For many a moon, I harbored quite the girl crush on Jenny Lewis. I used to think it was those auburn bangs and the special way she had with profanity. But in retrospect, what I really pined for was her wardrobe, the seemingly endless procession of thigh-skimming vintage dresses, sailor rompers, and over-the-knee socks (part Marcia Brady, part Dusty Springfield, with an occasional nod to high fashion). It took me several years to realize that my schoolgirl crush was misdirected. I should have been pining after the lady behind the looks, Ms. Jenny Reyes. The LA-based stylist has been making custom pieces for Rilo Kiley since her own fangirl days, sharpened her skills at Rodarte, and is now working on Geronimo, her own Gidget-inspired line of high-waisted shorts and retro bathing suits. So for this week's installment of "Dear Fancy Fashion Person," I invited her to talk about the intersection of music and fashion and the challenges of being a young, independent designer.
NB: How many outfits do most bands bring out on tour, and how do you stop them from getting disgusting what with the lack of laundry time and all?
JR: When I went on tour with Jenny Lewis with The Watson Twins, the girls had about 5 dresses and the boys had 1-3 outfits to rotate through. Luckily for us, we didn’t have any problems with smell due to the wonders of Febreeze.
NB: How did you get your start working with Rilo Kiley?
JR: When I was in high school, my friend and I would sneak in to Spaceland in LA to see Rilo Kiley play (it's a 21+club, so I'd have to borrow my sister’s ID). Blake befriended me, and we’ve been friends ever since. I started off making Jenny deconstructed tee shirts (I swear those were cool back in the day!). Then our friendship just blossomed.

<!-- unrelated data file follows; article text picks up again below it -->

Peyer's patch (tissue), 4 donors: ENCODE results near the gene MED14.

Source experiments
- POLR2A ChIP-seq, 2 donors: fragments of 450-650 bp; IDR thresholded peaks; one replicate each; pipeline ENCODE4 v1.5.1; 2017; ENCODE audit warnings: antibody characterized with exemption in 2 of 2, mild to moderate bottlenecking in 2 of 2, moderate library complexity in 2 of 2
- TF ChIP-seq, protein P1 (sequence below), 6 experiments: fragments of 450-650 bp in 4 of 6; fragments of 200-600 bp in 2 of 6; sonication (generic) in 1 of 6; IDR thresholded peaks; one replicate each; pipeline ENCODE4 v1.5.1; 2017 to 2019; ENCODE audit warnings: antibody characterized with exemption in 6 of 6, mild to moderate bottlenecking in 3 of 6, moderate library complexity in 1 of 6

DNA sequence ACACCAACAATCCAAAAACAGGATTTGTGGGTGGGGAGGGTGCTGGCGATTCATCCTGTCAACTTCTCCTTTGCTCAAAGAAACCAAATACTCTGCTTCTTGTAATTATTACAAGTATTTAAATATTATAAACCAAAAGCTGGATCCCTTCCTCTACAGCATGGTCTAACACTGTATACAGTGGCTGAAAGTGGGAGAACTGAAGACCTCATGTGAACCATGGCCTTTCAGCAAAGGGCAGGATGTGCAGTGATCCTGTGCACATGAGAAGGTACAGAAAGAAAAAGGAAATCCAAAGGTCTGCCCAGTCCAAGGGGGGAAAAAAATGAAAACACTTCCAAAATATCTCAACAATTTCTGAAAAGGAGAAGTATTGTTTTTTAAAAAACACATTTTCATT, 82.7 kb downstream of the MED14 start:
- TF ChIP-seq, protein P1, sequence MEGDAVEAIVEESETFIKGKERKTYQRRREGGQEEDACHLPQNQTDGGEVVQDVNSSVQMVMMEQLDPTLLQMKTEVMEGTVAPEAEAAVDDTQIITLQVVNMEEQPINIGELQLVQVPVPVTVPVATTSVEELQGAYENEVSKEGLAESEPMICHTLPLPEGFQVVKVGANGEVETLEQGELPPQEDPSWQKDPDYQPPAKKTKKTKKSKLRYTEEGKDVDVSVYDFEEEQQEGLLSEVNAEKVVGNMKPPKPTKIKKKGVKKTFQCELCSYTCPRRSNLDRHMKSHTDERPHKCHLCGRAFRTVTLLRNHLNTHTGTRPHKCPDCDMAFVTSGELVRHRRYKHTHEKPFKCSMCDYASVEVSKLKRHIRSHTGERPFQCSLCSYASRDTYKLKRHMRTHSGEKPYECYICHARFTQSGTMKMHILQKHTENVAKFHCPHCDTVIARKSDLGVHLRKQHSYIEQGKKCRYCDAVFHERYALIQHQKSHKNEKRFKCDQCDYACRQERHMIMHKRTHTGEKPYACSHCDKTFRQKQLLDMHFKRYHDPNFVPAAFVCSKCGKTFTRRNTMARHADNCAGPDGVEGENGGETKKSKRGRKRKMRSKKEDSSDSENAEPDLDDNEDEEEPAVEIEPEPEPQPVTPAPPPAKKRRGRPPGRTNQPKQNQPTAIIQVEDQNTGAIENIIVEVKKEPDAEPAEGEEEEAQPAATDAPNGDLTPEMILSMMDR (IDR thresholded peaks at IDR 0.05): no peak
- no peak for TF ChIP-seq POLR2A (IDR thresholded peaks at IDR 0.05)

NB: As a young designer launching your first line, have you had to do everything--sketches, textile design, construction, publicity, etc.—on your own?
JR: When a young designer starts their own line, they generally have to do everything themselves, unless you have a partner to share the workload. I don't have a partner on Geronimo, but I’ve been really fortunate, everything has come to me like gifts from the universe. I had a vision and was able to use money from my last tour with Rilo Kiley to get things started. I knew I wanted to use vintage fabric--that was the hardest part for me. I got a pattern maker and a sample maker and the rest is history.
So, what questions do you have for our panel of fancies? We've got a string of editors, photographers, models, and designers. Put your questions in the comments field below, and we'll do our best to dig up an answer!
Last week's fancy: Style.com party reporter Darrell Hartman on Madonna madness, Valentino's clumsiness and why noone gets drunk at fashion soirees.